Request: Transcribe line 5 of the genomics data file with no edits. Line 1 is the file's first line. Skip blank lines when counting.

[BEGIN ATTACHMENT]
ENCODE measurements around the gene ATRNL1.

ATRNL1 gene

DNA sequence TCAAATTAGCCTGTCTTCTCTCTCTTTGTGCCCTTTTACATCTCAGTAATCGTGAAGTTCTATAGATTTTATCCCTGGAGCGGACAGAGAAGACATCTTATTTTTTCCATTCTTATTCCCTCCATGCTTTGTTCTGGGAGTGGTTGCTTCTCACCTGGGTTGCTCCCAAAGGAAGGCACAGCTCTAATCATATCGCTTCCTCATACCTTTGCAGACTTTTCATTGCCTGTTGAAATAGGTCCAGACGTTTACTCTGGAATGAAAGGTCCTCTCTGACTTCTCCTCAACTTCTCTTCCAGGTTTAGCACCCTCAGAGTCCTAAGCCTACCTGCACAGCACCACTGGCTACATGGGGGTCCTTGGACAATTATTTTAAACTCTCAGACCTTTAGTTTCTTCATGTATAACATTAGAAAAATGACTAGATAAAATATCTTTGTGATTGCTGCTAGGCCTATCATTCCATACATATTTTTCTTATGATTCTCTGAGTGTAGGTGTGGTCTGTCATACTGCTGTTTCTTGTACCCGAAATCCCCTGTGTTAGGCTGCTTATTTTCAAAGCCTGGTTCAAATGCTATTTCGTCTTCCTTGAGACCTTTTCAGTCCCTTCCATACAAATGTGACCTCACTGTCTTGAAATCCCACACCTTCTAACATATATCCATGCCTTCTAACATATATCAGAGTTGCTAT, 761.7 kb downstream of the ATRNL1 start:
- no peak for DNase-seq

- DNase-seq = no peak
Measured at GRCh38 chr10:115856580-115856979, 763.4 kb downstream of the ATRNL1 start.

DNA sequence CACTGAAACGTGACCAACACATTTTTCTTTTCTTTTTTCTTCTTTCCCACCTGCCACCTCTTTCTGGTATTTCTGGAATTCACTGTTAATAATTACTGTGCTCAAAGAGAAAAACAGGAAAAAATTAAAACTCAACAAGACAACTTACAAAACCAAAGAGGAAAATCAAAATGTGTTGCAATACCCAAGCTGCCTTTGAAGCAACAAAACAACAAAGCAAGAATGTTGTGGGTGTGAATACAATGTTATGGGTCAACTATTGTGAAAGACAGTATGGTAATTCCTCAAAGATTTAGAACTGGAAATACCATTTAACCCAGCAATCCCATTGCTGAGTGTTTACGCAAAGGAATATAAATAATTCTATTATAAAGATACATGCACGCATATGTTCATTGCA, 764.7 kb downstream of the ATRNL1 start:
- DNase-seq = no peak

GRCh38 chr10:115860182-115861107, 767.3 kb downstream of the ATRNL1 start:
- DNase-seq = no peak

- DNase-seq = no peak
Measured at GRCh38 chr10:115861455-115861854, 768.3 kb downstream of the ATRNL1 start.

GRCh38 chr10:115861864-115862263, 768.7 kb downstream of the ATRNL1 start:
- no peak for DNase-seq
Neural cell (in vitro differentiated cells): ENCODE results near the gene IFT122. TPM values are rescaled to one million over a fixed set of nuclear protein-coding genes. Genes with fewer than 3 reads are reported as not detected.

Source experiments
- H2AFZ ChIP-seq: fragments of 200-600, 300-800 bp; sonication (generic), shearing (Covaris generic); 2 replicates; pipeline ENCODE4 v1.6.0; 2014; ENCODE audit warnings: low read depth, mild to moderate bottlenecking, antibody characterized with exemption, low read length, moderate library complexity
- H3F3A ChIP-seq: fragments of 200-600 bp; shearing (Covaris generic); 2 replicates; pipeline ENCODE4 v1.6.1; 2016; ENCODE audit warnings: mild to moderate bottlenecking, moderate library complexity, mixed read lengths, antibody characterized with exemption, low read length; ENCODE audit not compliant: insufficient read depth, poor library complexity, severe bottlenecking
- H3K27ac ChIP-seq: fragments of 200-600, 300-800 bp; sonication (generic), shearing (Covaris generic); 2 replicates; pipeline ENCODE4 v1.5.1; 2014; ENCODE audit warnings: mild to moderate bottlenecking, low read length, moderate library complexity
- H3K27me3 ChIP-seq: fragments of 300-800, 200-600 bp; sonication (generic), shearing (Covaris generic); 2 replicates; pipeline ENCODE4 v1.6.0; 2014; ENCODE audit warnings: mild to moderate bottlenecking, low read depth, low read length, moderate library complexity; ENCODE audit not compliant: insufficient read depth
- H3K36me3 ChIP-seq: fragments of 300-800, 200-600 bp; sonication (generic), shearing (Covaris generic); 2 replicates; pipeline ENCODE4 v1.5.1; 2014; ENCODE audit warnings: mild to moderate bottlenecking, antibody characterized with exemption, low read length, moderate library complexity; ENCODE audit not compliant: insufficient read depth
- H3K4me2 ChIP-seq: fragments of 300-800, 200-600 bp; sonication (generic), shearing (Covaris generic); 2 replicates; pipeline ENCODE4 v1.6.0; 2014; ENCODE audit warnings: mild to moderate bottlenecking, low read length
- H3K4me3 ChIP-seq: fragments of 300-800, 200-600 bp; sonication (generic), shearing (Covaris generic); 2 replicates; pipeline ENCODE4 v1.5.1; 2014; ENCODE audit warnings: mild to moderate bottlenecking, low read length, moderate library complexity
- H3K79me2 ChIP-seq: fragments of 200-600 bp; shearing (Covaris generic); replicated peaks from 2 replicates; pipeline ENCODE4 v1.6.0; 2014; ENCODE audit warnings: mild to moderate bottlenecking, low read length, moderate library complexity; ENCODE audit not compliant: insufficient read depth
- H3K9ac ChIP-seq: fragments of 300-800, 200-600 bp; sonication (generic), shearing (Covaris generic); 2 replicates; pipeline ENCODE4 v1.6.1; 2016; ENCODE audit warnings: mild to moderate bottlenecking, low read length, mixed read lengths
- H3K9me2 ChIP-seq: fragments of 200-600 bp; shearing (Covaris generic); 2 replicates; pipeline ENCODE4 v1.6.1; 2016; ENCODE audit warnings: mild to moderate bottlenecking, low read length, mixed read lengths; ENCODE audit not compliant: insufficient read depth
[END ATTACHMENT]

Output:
- DNase-seq = no peak